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29 April 2016

Freebie Friday: Goal Setting Worksheet for Future Research Planning

I have a project that needs some serious research planning. It's your typical genealogy "project." It involves an entire family which means many branches over many generations. The problem is being in the midst of research and needing to start thinking about this project as several smaller projects---with attainable goals.
Keeping a list of genealogy goals can have you ready to research when you finally find time.


Until now I had no trouble creating research plans for specific goals, but the project has reached a point where it has become unwieldy in my mind.

This is pretty typical. You start with yourself, one person and then go to your parents, two people, grandparents, etc. Suddenly you realize you're scrambling from couple to couple instead of researching a family.

That's the obvious sign it's time to set goals and subdivide your project.

A goal of "research the whole family as far back as possible" is not really an attainable goal. Sure, I'll get there eventually, but how? That's the point of setting attainable goals.

You know how to eat an elephant, right? Genealogy research may be the biggest elephant out there. Get a really small spoon, though, elephants, I mean genealogy projects, can be really tough.

Part of the "freebie" in this Freebie Friday is the idea of creating a list of goals. The goal setting worksheet (in Evernote) is so simple you don't particularly need my help to set it up. It contains three columns:

  1. person/couple the goal is for, 
  2. reference number, and
  3. goal.


Do You Need to Use a Numbering System?

I have included a column for a reference number because this is meant to be a quick worksheet. You don't have to use a numbering system, but if you are creating a list of goals, they have to be specific to a person or couple. It has to be clear who the person/couple is.

When you go to write your research plan, you will include details on the person, but the goal setting worksheet is just a preliminary step when you are short on time (as Occasional Genealogists usually are). You may not have time to access, or the ability to access, the full details for a person while using the worksheet.

There's no point recording a goal if you don't know who it belongs to. I only use reference numbers if it makes referencing the correct person easy and fast. Otherwise, describe the person sufficiently. This is a worksheet just for you but make sure your future self will understand what you've written.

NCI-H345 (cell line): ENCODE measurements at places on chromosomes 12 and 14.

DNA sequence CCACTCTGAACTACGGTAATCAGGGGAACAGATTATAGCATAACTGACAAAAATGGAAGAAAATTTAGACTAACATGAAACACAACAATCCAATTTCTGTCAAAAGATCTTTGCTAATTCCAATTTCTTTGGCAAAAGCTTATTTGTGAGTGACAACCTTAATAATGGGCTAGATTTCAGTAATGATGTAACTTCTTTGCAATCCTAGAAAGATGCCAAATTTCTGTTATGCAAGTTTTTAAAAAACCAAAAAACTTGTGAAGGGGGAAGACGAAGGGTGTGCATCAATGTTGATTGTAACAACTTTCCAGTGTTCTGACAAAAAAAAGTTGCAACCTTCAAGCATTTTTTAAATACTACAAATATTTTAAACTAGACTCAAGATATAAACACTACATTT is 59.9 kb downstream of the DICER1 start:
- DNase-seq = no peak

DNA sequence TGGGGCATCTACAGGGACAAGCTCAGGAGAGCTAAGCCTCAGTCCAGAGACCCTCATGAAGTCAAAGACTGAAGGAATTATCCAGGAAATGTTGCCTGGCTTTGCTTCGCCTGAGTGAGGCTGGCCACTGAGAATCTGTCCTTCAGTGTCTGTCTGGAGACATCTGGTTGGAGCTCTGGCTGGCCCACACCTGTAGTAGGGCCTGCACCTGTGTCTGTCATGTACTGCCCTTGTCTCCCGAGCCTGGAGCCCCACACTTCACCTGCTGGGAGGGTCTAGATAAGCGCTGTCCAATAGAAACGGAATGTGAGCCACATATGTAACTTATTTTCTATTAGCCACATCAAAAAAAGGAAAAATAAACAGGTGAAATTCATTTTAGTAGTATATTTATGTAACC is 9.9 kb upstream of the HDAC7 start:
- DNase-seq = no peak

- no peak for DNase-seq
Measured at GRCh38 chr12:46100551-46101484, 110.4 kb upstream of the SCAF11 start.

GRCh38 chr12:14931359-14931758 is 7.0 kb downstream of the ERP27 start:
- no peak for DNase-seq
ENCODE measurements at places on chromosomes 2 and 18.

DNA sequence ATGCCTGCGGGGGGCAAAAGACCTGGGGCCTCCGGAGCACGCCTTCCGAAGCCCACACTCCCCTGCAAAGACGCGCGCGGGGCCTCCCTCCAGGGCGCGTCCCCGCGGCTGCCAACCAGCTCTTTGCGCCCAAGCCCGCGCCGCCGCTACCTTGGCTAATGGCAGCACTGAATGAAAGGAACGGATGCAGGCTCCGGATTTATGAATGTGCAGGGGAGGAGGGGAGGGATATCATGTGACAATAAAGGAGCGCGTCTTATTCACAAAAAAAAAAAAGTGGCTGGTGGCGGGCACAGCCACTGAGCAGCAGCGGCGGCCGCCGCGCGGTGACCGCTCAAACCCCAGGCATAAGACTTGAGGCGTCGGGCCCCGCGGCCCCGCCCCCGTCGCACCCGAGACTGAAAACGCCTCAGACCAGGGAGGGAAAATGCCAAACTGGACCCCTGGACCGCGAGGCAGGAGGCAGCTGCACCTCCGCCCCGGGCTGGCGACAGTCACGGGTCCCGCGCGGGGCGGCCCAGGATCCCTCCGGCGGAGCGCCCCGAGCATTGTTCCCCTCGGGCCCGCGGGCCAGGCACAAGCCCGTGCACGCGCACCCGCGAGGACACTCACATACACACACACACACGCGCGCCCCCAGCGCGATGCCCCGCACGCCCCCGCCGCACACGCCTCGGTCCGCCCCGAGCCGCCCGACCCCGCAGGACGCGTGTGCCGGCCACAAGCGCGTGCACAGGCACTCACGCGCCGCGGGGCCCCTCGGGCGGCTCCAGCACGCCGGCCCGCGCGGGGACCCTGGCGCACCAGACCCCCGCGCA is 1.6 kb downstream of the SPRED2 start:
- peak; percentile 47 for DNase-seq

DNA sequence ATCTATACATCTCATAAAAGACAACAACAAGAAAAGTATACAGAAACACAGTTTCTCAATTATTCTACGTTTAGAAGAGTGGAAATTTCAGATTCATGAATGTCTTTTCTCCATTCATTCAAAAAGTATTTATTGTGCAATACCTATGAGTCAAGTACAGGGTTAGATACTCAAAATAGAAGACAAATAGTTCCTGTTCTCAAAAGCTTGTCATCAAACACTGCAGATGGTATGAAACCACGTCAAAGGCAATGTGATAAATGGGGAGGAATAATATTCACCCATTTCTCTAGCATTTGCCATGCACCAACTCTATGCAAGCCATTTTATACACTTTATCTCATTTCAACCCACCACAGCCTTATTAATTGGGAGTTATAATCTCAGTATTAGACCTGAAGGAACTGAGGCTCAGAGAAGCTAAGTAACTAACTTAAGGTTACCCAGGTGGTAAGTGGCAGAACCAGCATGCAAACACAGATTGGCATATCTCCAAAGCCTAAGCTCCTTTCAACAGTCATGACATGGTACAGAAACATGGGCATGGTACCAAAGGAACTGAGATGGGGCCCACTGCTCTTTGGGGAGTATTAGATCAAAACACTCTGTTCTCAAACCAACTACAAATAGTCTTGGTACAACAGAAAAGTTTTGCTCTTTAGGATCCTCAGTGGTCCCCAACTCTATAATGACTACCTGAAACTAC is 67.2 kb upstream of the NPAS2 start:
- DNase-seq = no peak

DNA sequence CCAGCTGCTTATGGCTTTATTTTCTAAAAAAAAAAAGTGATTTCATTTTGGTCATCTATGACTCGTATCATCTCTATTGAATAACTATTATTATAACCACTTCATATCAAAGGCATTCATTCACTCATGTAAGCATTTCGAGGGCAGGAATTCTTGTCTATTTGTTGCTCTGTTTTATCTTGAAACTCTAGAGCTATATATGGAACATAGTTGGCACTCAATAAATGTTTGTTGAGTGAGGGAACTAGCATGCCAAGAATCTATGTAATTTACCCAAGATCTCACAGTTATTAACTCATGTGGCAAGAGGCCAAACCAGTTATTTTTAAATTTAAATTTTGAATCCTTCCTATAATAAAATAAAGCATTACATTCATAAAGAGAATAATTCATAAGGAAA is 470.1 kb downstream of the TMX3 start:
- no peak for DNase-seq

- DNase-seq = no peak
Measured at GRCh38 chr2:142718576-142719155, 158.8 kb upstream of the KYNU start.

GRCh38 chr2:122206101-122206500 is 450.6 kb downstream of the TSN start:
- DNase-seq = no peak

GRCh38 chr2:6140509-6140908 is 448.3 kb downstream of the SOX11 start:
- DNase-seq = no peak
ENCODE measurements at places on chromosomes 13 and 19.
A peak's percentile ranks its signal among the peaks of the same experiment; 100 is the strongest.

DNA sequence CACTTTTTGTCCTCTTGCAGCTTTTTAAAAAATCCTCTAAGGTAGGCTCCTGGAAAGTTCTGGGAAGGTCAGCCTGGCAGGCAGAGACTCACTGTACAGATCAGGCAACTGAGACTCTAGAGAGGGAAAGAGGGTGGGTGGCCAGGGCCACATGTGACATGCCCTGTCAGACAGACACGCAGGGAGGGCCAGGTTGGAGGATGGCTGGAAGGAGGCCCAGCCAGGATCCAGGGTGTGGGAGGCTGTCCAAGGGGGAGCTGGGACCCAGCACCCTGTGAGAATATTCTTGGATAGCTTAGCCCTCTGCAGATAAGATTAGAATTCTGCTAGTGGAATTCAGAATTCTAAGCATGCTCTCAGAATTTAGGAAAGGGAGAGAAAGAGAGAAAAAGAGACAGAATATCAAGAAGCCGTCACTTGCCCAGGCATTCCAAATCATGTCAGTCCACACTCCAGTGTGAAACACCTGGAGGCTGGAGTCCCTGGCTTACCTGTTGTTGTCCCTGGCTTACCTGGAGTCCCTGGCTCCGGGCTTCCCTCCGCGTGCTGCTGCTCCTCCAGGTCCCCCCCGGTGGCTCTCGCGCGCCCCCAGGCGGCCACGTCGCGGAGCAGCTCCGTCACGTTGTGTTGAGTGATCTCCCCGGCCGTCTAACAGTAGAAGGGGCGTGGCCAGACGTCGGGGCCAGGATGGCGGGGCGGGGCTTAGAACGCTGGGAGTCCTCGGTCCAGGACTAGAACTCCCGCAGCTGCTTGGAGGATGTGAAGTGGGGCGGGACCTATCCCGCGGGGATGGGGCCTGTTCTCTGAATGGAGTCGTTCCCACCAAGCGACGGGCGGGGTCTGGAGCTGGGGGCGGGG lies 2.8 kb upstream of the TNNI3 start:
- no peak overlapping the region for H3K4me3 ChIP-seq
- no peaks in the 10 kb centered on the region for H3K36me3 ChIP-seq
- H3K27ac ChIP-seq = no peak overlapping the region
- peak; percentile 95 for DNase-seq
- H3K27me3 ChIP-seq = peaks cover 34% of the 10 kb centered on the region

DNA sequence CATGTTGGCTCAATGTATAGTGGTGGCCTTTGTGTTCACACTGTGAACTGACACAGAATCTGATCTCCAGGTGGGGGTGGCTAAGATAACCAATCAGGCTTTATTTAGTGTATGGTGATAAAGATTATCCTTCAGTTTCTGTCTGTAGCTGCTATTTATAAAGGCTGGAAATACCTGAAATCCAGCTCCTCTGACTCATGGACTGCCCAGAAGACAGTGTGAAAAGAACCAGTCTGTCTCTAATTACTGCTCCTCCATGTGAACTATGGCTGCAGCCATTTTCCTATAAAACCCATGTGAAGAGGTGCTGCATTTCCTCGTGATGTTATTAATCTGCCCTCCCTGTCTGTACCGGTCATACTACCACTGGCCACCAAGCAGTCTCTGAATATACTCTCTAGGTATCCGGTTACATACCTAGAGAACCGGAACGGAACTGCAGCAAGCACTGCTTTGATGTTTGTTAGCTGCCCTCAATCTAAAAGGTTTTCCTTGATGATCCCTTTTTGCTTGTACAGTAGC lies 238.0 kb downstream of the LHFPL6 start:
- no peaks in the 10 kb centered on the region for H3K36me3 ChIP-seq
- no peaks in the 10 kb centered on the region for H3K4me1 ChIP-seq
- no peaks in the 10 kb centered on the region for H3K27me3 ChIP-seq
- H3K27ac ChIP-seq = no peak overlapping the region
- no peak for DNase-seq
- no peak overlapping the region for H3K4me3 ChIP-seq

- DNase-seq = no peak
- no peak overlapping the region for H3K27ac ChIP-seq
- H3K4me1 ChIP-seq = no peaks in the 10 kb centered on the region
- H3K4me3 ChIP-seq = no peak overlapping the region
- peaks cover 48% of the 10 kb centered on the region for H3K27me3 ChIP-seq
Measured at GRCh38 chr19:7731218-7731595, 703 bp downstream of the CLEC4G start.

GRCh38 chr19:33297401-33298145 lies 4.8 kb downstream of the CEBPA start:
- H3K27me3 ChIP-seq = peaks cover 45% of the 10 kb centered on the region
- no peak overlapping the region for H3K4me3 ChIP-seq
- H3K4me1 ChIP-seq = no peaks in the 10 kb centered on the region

How To Use the Worksheet

I want to make a few comments on ways I think this worksheet might be helpful.
  • Use it to accomplish something in a short amount of time. It doesn't require a specific order so you can just brain dump ideas for future reference. Make sure it will still be useable without any order (i.e. if it gets long, will you use it?).
  • Use it to overcome writer's block (or planning block). I often find creating a research plan either daunting or boring if I'm not in the right mindset. I know I need to do it but if it feels like too big a task, I tend to stare at my computer screen. A good research plan requires a specific research goal but sometimes I'm not sure which goal I want to work on when I know I'll only have time for one. This worksheet can get you started. You then have the advantage of being able to look over it when you need another specific goal---when you have time for another plan.
  • Inspire yourself to get better organized. This is similar to overcoming planning block. Sometimes you need to adjust how you think about a project, and that may also require reorganization. Trying to define specific goals may help you see your need to reorganize. This may not mean a different filing system; it may mean how you approach this project, or thinking about it as separate projects. There are any number of ways you might "reorganize," even if it is just in your thinking.
Here's what NOT to do with this worksheet. Don't try and list every possible goal for every possible person. Research plans are NOT supposed to be all encompassing. They will change depending on the results of research. That's part of why you need such a specific goal.

I described my "problem" as a typical project involving a whole family because that's the kind of broad project this worksheet is for. You can come up with several goals, all needing a research plan, because the research into your paternal grandfather's family probably won't affect the research into your maternal grandmother's family. Your possible reorganization may focus on research you should do first and determining how to differentiate subprojects.

If your project is fairly specific, this worksheet may not be appropriate because you may need to identify one goal to research next.

There is a research cycle that you need to follow for great research. It begins with setting a specific goal or asking a specific research question. You then create a plan for answering the question. Next do the research and take great notes. Don't forget the dreaded "reporting" step. You need to write up what you found (hint, base it on your plan to reduce the writing and to give yourself a framework). That should lead you back around to asking another specific research question and creating a plan.

I know this doesn't happen smoothly for Occasional Genealogists. This goal planning worksheet is for the reality many OGs face, insufficient time. Sometimes knowing you are short on time makes it hard to get started. This worksheet can give you inspiration to start towards a research plan. Don't abuse it, let it inspire you.
You can get a copy of the worksheet in the Resource Library (you'll need a password, click here to subscribe for free).

What part of creating a research plan do you struggle with? Leave a comment.

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